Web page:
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The importance of understanding and recognizing valley fever

Valley Fever (FILE)
Posted at 5:55 PM, Jun 29, 2022
and last updated 2022-06-30 15:54:45-04

BAKERSFIELD, Calif. (KERO) — Valley Fever, it’s a disease that you may not know about but it is endemic in Kern County and is most common when we have windy and dusty days.

According to the Centers for Disease Control and Prevention, valley fever cases are most common in people who live in Arizona and California. In 2019 Arizona had more than 10,000 cases and California had over 9,000 cases. Nevada, New Mexico, and Utah had 350 cases and all other states had 290 cases.

This is why local health officials say it's important to be aware of valley fever because in some cases you may not know you have it.

According to the CDC, valley fever "also called coccidioidomycosis, is an infection caused by the fungus Coccidioides. The fungus is known to live in the soil in the southwestern United States and parts of Mexico and Central and South America."

The fungus was also recently found in south-central Washington. People can get Valley fever by breathing in the microscopic fungal spores from the air, although most people who breathe in the spores don’t get sick. Usually, people who get sick with Valley fever will get better on their own within weeks to months, but some people will need antifungal medication. Certain groups of people are at higher risk for becoming severely ill. It’s difficult to prevent exposure to Coccidioides in areas where it’s common in the environment, but people who are at higher risk for severe Valley fever should try to avoid breathing in large amounts of dust if they’re in these areas.

“Oftentimes we’re going to have valley fever and really have no symptoms at all the majority of us, but some of us will become quite sick and unfortunately in very rare circumstances can lead to death,” says Michelle Corson with Kern County Public Health.

The associate medical director with Kern Medical’s Valley Fever Institute Arash Heidari says it’s a fungus that grows in the soil here locally.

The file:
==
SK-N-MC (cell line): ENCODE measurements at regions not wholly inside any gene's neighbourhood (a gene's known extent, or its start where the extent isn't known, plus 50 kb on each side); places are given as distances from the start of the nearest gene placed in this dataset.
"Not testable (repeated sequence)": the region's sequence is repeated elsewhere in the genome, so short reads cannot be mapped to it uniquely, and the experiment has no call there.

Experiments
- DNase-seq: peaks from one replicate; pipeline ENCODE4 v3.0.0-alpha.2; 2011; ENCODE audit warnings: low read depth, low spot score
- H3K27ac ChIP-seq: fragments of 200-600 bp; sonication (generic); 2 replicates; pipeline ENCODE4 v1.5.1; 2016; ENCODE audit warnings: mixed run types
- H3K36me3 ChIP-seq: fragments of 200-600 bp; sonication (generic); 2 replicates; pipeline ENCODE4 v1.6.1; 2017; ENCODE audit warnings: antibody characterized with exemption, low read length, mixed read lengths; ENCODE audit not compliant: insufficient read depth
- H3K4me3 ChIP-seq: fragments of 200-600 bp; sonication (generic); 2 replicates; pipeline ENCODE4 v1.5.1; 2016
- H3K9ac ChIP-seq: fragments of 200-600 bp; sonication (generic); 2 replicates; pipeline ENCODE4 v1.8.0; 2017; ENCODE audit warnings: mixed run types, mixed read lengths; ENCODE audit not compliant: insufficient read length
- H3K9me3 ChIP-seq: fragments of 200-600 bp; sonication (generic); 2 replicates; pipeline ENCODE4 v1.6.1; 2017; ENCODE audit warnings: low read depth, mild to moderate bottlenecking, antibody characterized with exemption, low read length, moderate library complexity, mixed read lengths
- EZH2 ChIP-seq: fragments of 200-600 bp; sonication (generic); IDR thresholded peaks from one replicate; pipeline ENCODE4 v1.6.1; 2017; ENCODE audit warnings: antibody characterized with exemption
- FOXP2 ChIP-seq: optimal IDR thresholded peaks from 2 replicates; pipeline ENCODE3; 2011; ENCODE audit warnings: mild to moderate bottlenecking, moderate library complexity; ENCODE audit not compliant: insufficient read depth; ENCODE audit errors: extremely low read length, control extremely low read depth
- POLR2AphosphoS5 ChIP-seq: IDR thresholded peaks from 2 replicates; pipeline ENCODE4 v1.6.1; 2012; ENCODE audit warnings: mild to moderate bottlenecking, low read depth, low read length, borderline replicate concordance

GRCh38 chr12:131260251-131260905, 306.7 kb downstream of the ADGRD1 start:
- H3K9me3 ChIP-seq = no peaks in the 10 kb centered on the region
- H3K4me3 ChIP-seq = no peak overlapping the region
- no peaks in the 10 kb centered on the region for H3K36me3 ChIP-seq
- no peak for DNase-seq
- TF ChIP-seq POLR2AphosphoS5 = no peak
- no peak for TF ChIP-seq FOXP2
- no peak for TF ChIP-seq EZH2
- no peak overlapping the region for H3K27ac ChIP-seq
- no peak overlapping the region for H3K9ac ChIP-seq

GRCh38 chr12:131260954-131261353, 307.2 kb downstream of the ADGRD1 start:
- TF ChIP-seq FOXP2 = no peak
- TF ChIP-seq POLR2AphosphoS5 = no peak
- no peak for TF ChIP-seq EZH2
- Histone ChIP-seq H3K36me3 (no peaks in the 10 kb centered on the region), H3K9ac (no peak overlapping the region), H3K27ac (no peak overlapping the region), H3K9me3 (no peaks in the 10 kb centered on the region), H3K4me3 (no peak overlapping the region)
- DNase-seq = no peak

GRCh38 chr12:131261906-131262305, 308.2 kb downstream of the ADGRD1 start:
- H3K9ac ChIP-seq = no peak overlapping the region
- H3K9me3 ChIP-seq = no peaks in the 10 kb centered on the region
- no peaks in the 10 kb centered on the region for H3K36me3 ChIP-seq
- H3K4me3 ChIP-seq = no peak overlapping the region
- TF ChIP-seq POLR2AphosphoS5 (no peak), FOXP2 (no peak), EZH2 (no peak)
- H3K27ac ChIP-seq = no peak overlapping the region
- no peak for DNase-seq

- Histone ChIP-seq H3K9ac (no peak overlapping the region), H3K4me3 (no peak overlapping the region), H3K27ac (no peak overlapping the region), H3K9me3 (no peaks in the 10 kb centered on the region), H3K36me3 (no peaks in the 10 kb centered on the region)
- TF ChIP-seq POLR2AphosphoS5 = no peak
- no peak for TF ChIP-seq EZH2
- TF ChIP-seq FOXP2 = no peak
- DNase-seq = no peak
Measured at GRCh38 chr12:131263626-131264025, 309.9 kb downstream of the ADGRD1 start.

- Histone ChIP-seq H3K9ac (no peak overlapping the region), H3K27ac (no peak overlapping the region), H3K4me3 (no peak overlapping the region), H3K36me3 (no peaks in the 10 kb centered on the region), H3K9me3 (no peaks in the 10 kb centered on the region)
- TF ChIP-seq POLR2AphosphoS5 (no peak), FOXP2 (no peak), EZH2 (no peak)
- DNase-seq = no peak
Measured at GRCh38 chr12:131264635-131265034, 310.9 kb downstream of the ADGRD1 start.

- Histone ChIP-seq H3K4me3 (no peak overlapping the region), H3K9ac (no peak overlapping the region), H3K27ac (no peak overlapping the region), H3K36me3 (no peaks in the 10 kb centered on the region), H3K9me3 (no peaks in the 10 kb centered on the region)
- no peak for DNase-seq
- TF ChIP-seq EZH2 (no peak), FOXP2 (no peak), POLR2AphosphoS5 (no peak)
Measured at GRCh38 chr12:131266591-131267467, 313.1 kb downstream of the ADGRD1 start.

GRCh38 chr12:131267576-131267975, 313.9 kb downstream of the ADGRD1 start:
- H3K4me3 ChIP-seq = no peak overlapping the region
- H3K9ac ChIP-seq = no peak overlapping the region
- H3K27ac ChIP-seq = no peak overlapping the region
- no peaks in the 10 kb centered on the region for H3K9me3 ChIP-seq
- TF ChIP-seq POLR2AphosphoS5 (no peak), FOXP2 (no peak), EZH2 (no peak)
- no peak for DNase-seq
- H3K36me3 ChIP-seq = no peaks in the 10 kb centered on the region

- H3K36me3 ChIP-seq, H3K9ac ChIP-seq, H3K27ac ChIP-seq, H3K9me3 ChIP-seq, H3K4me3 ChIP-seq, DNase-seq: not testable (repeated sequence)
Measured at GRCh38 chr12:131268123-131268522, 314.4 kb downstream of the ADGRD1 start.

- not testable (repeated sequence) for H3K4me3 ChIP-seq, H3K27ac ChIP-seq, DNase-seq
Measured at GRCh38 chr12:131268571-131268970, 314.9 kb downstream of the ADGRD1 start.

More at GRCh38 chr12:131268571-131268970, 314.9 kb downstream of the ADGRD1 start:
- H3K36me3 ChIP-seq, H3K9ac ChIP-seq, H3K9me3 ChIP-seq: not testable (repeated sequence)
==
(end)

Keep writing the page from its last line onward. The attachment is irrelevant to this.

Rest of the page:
“The fungus lives in the soil and it usually lives in the area of what we call the Lower Sonoran Life Zone, which Bakersfield and Kern County is one part of it.”

As a result, windy days or dust storms can result in valley fever.

Corson says this fungus is most common this time of year.

“We actually are entering in the time of year where valley fever becomes more common. It's from June through November here in California, are really kind of seen as those peak months of acquiring valley fever.”

While valley fever is not contagious and you may not have any symptoms Corson says there are some indicators to keep in mind.

“Your gonna want to pay attention to things like fever, coughing, difficulty breathing, and body aches. You can even develop rashes. So everybody’s body is gonna really react differently if they are having a reaction. So you are going to want to seek medical attention if you have symptoms like this that persist.”

Many people who are exposed to the fungus Coccidioides never have symptoms.1 Other people may have symptoms that go away on their own after weeks to months. If your symptoms last for more than a week, contact your healthcare provider.

Symptoms of Valley fever include:

  • Fatigue (tiredness)
  • Cough
  • Fever
  • Shortness of breath
  • Headache
  • Night sweats
  • Muscle aches or joint pain
  • Rash on upper body or legs

In extremely rare cases, the fungal spores can enter the skin through a cut, wound, or splinter and cause a skin infection.

The fungus can also take time to actually enter a person’s lungs and Heidari says that’s why it's best to have knowledge of the disease.

“The average time from the acquisition of the infection to the diagnosis unfortunately is about a month nationwide and this is not acceptable. So it's up to us to be aware of this illness. We live in the area that is very common with this illness so we have to make sure that we are becoming our own advocate and let the providers and physicians to be tested for this fungal infection.”

According to the California Department of Public Health in 2019 more than 1,000 people were hospitalized with valley fever and 80 people died from the disease. Health officials have not released numbers for more recent years.